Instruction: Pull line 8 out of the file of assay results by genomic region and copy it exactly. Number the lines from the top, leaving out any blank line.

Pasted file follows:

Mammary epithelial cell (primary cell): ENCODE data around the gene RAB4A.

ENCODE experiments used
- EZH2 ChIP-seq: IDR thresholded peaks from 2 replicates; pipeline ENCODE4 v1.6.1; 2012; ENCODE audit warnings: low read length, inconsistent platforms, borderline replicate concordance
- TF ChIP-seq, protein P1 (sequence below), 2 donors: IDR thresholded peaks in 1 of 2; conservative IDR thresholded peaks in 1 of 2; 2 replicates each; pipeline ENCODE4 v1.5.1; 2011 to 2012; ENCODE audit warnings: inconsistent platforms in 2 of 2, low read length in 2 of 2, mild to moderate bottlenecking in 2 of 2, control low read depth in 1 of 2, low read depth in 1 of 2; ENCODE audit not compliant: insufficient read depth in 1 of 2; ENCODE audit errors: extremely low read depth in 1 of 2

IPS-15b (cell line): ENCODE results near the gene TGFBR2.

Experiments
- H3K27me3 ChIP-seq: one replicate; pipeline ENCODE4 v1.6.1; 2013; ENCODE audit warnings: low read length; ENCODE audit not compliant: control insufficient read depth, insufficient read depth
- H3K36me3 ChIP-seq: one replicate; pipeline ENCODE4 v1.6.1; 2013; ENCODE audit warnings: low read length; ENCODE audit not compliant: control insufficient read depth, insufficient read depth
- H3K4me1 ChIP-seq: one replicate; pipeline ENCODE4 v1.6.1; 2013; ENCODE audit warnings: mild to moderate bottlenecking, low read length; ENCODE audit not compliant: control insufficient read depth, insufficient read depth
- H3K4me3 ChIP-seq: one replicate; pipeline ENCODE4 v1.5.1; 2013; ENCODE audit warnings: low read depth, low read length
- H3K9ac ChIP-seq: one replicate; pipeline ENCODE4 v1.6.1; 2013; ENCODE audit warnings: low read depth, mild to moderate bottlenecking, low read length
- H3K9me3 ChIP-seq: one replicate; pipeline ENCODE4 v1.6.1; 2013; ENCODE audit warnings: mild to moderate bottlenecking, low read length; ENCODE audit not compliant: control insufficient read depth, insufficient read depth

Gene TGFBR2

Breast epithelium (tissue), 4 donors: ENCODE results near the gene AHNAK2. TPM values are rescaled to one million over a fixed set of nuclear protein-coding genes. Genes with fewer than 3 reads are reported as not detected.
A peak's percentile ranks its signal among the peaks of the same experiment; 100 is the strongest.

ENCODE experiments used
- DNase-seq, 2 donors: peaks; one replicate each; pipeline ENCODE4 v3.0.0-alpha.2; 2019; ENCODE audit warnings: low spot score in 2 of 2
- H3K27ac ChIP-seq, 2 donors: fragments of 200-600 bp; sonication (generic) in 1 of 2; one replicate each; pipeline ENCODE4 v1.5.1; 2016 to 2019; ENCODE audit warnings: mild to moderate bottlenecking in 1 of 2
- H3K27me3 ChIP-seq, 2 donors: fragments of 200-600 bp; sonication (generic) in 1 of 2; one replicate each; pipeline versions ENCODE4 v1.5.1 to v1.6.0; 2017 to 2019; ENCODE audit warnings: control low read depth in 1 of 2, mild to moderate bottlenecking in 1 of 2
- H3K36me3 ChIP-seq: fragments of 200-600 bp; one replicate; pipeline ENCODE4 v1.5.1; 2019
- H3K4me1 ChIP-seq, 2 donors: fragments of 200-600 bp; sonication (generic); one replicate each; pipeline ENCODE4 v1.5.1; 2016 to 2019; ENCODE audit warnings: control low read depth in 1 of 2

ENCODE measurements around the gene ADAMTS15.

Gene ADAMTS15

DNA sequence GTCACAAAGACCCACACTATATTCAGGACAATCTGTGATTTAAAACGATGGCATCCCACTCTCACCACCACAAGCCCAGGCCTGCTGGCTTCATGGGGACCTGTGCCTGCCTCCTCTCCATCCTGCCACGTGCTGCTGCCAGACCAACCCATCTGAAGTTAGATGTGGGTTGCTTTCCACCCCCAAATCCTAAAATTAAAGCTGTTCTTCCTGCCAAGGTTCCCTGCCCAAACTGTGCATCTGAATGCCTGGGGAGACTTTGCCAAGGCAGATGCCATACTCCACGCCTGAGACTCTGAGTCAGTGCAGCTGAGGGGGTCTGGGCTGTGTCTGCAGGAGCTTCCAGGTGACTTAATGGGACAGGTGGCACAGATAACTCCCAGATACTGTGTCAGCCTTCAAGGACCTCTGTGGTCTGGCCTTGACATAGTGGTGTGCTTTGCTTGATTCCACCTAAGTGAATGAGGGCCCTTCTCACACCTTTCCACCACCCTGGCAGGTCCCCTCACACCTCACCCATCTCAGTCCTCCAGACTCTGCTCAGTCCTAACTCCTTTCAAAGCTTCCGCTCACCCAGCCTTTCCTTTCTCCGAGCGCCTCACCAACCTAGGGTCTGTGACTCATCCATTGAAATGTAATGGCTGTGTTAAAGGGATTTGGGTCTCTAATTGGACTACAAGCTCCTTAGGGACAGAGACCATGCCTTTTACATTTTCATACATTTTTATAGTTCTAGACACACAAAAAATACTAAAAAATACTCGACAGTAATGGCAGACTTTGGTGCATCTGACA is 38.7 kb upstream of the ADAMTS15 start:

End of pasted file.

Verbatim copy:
- H3K36me3 ChIP-seq: one replicate; pipeline ENCODE4 v1.6.1; 2013; ENCODE audit warnings: low read length; ENCODE audit not compliant: control insufficient read depth, insufficient read depth